More emergency departments are taking ownership of the social determinants underlying health and illness and are leading the way in the development of systematic interventions to improve population health. This practice, known as social emergency medicine, stems largely from necessity, as we face the formidable obligation of caring for an ever increasing volume of patients with unmet social needs. Recent examples of successful social emergency medicine interventions in Chicago have focused on the development of coordinated care models providing ED patients in need with comprehensive medical and social services. For example, the “Better Health Through Housing” program aims to reduce healthcare costs and provide stability for the chronically homeless by moving individuals directly from hospital emergency rooms into stable, supportive housing, with intensive case management, resulting in improved health and cost savings for the city. Another example of an ED-centered program is Project HEAL (HIV & HCV Screening, Education, Awareness, Linkage to Care) a routine screening initiative to identify patients with positive HIV or HCV tests and ensure that the patients receive their results, are provided education and counseling, and receive care coordination services to facilitate linkage to care and treatment. These are just two examples of multidisciplinary models intervening at various stages of ED care: at triage, in the department, and on discharge.
We must also expand our role beyond advocacy for individual patients and become engaged with our communities. One example of a successful community-wide intervention is the Illinois Heart Rescue Project (ILHR). Established in 2011, this multidisciplinary, multi-institutional collaborative was established to achieve one goal: to ensure that every victim of cardiac arrest gets state of the art care at the scene, in route to, and at the hospital. Systematic surveillance of cardiac arrest locations allowed the ILHR team to recognize how disparities in bystander CPR and subsequent cardiac arrest survival closely mirror social inequities. Through community engagement and advocacy, we have increased bystander CPR rates and this has led to improved survival outcomes in priority communities.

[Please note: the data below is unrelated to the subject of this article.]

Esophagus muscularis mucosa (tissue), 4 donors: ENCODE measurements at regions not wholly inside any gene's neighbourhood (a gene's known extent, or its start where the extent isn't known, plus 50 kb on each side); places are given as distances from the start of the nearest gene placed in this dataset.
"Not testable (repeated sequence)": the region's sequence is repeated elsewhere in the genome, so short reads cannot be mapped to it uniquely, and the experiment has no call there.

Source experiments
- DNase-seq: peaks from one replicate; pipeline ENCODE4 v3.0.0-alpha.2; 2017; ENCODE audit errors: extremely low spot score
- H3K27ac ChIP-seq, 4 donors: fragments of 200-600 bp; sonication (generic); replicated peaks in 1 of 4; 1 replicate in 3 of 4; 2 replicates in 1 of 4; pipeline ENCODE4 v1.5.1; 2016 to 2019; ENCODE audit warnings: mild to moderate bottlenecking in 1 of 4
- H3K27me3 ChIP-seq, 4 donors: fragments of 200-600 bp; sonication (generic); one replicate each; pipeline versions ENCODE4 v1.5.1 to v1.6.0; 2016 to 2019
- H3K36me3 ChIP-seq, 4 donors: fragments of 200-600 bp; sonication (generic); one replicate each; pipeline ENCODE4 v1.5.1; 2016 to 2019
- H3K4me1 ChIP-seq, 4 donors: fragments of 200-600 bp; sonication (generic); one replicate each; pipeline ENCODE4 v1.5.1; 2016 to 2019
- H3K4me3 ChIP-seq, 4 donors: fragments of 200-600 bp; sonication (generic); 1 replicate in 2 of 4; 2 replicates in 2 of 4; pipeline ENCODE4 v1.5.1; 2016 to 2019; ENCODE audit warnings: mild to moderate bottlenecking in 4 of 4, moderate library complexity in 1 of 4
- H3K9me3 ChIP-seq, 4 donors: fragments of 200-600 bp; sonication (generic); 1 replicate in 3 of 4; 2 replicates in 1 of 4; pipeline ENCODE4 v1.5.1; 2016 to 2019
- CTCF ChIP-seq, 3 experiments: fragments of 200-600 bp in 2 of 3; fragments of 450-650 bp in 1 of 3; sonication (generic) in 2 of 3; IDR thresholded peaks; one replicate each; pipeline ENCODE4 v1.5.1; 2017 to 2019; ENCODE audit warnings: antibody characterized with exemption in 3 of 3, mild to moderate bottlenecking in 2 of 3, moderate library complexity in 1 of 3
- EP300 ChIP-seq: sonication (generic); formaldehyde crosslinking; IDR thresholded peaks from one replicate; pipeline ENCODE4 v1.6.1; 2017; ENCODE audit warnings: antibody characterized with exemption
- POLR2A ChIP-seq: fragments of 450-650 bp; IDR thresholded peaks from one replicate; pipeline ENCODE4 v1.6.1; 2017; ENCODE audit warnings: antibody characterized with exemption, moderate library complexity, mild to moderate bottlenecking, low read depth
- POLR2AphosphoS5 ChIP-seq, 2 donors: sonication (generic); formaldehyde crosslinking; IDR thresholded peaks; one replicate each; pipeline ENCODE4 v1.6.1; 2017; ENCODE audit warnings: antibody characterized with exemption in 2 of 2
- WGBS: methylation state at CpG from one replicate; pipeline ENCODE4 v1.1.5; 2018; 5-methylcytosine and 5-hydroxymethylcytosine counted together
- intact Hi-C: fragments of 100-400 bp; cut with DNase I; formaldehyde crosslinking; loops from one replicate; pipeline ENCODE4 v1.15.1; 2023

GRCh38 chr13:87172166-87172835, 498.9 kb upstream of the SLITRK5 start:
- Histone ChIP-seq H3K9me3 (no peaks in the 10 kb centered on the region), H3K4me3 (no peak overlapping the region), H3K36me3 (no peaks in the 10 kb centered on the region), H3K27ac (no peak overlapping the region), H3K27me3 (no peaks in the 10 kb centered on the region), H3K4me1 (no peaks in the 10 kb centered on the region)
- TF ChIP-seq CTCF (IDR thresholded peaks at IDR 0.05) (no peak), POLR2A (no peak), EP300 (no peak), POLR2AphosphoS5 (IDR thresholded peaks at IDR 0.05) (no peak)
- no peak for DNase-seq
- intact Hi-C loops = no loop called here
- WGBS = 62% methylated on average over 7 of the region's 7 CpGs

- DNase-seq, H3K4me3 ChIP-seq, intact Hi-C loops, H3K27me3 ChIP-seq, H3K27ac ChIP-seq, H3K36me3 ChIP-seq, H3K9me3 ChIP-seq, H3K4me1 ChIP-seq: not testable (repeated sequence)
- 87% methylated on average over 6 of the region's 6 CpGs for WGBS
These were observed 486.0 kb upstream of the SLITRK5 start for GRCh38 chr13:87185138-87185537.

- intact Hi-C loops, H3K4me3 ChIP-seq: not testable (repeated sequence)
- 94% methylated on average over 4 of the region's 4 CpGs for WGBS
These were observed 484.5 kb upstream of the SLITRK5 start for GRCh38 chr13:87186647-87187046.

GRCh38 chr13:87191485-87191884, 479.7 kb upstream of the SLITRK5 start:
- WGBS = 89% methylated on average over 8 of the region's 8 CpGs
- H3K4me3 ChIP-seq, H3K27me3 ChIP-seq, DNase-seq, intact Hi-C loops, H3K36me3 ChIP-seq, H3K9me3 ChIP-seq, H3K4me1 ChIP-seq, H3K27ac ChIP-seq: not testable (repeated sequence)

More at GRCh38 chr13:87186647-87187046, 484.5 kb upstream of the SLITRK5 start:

All across the nation emergency medicine is taking the lead in interdisciplinary interventions to improve population health. I propose that you consider practicing social emergency medicine, community engagement, and activism as a solution to burnout. We know that physician burnout is correlated to a personal sense of disempowerment to effect change in the work environment. I urge you not only to consider the social determinants underlying health and illness in the patients you see in your shifts, but to also develop local and systematic interventions to make our communities healthier. Measure their effects through surveillance, collaborate with multiple disciplines, and advocate for policies that will improve the health of our patients. We should feel empowered in knowing that our service can extend beyond the confines of our clinical encounters.
Watch the full FIX17 talk below!